For some craft brewers, a sale makes sense – and when ImBev or MillerCoors is on the doorstep with bags of cash, it can be hard to say no.
It happens every time a craft brewer is sold to a macro brewer: Fans groan. Select other brewers grumble. And the beer, no matter how beloved it was just a few weeks before, loses some of its cool factor. That’s, in part, because of the fiercely independent nature of the craft community—drinkers and brewers who feel they’ve helped revolutionize the beer industry in America (and they have). But because the craft beer world is still so immature, many supporters—and brewers—haven’t starting thinking long term yet.
It’s relatively easy to start a brewery these days — certainly much more so than five or 10 years ago. And few craft brewers have reached a level where they’re thinking about what happens to the brewery when they decide to retire. Some have, of course. In 1999, Full Sail Brewing became an employee-owned facility. New Belgium followed suit, moving from 41% employee-owned to 100% in late 2012. And last year, Harpoon Brewery hopped on the employee-owned bandwagon.
For others, it’s a family affair. Bear Republic Brewing, for instance, is split four ways amongst the Norgrove family – mother, father, son and daughter-in-law—and the owners plan to keep it that way moving forward. “Our purpose was not to open the business to sell it,” says CEO Richard Norgrove Sr.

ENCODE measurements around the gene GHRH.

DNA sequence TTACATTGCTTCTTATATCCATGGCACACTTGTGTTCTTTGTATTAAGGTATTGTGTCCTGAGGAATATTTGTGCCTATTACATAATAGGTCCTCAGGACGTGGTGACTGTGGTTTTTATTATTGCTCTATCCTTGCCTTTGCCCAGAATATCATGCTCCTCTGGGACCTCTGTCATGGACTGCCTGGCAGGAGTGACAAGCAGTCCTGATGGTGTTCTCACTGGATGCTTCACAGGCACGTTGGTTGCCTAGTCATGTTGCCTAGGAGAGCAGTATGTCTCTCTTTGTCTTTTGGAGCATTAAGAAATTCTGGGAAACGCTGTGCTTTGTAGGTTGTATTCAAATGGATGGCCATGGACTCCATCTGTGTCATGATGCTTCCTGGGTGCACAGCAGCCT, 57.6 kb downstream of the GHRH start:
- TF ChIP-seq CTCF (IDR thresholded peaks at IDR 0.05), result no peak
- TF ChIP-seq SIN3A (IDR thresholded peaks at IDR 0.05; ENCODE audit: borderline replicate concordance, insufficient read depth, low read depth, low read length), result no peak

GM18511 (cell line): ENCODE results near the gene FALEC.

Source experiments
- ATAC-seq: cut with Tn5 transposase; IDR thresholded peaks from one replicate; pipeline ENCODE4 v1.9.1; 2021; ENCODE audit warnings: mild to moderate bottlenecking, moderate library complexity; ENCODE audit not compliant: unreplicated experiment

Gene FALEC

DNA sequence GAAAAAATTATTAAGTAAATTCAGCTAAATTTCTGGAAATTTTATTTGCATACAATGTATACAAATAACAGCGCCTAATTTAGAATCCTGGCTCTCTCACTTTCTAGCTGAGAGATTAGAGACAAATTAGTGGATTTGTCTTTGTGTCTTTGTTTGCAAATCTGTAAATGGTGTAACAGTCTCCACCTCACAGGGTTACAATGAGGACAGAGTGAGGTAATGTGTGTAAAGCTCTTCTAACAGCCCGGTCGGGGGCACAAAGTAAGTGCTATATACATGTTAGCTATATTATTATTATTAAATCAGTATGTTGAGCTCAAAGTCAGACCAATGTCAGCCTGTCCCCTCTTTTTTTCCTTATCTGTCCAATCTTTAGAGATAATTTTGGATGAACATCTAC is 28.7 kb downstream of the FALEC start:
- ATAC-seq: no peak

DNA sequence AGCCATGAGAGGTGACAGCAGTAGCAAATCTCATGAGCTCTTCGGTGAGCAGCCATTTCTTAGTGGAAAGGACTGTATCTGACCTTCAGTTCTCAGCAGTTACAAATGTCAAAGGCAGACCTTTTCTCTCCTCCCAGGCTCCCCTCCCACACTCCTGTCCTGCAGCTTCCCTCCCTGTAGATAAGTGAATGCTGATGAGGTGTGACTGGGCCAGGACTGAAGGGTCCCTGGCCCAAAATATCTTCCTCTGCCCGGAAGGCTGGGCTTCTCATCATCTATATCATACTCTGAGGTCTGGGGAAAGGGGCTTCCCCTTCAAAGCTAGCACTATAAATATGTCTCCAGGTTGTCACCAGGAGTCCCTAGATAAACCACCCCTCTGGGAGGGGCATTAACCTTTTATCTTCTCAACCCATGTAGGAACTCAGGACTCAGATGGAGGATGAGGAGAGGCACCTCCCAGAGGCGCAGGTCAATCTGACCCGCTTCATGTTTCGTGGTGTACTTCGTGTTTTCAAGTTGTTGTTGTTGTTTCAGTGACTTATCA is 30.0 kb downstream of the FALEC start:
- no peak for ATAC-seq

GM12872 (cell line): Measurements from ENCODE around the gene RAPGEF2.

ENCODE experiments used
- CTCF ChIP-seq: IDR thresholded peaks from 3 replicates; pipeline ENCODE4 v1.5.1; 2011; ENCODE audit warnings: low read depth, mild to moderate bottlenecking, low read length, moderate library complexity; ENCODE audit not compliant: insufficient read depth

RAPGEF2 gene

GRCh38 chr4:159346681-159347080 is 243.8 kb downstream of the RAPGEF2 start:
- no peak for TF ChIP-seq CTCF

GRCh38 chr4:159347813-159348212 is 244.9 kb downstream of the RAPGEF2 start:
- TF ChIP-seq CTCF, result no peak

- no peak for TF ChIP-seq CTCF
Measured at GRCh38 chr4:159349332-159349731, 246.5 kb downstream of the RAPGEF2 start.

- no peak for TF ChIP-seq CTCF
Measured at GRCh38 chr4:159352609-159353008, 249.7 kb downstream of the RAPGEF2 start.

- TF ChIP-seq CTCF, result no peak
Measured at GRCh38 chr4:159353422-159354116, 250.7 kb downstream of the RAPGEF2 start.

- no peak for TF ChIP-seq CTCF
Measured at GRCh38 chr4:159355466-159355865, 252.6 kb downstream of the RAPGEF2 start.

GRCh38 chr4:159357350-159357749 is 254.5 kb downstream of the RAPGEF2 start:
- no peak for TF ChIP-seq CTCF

Still, for other brewers, a sale makes sense — and when ImBev or MillerCoors is on the doorstep with bags of cash, it can be hard to say no. “I would be interested in having the conversation,” says Sara Brand, co-founder and co-owner of Austin’s (512) Brewing. “I’m not sure my husband [who’s the brewery’s other co-owner and brewmaster] would be. With that sort of cash to spend, we could do some interesting things. … If we could maintain certain creative rights, we would take that seriously.”
In some cases, the founder’s long term plans are secondary, since investments from venture capitalists or private equity investors require them to consider an offer. California’s Fireman’s Brew, for example, has raised over $1.8 million so far through private stock offerings. In March, it launched another round seeking $5 million. And chief operating officer David Johnson says if an opportunity to sell to a macro brewery presented itself, he’d ‘certainly’ consider it.